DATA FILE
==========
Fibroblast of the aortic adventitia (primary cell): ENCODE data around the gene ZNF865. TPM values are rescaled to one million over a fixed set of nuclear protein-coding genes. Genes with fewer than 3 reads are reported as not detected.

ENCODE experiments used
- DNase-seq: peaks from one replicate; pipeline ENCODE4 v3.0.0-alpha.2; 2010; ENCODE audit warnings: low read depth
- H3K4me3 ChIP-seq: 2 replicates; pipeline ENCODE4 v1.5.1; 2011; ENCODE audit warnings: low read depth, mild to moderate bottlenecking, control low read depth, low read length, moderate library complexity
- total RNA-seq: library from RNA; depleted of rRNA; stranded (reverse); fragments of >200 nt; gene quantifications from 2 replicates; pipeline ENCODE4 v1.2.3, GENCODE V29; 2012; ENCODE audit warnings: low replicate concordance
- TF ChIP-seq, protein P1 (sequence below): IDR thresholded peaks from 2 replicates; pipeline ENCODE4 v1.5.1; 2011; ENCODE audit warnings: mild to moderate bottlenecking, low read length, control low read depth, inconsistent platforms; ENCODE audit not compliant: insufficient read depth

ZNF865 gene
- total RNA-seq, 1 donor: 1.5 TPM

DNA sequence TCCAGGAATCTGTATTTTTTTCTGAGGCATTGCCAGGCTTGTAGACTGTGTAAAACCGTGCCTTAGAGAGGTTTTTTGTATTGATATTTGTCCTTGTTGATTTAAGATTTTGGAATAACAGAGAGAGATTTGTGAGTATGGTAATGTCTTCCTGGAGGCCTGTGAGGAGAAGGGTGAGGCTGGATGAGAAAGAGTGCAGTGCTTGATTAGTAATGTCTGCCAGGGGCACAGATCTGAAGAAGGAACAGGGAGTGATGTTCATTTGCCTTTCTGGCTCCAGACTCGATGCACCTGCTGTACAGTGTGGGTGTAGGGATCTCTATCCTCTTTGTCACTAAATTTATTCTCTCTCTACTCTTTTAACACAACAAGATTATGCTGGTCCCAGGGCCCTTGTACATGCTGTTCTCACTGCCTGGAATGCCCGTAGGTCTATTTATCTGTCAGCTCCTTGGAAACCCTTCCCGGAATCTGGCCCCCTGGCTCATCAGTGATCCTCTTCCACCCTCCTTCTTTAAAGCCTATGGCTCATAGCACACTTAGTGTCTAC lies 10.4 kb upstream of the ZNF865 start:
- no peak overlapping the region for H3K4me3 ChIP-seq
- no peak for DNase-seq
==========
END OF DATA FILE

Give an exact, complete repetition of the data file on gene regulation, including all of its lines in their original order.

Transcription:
Fibroblast of the aortic adventitia (primary cell): ENCODE data around the gene ZNF865. TPM values are rescaled to one million over a fixed set of nuclear protein-coding genes. Genes with fewer than 3 reads are reported as not detected.

ENCODE experiments used
- DNase-seq: peaks from one replicate; pipeline ENCODE4 v3.0.0-alpha.2; 2010; ENCODE audit warnings: low read depth
- H3K4me3 ChIP-seq: 2 replicates; pipeline ENCODE4 v1.5.1; 2011; ENCODE audit warnings: low read depth, mild to moderate bottlenecking, control low read depth, low read length, moderate library complexity
- total RNA-seq: library from RNA; depleted of rRNA; stranded (reverse); fragments of >200 nt; gene quantifications from 2 replicates; pipeline ENCODE4 v1.2.3, GENCODE V29; 2012; ENCODE audit warnings: low replicate concordance
- TF ChIP-seq, protein P1 (sequence below): IDR thresholded peaks from 2 replicates; pipeline ENCODE4 v1.5.1; 2011; ENCODE audit warnings: mild to moderate bottlenecking, low read length, control low read depth, inconsistent platforms; ENCODE audit not compliant: insufficient read depth

ZNF865 gene
- total RNA-seq, 1 donor: 1.5 TPM

DNA sequence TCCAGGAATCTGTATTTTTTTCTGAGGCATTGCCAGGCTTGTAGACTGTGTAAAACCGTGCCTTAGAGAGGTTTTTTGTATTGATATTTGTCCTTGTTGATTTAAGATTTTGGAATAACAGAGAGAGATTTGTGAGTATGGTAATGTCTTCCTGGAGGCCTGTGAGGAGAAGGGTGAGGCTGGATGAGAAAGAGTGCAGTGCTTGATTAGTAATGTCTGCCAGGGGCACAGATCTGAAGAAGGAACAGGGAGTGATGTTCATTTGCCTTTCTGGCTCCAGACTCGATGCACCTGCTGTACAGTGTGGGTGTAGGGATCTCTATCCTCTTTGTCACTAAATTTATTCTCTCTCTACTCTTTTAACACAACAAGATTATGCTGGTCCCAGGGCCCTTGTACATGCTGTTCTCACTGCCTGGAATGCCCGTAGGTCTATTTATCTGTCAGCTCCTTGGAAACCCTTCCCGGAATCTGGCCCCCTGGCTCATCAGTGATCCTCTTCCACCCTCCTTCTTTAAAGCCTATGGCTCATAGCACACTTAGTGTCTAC lies 10.4 kb upstream of the ZNF865 start:
- no peak overlapping the region for H3K4me3 ChIP-seq
- no peak for DNase-seq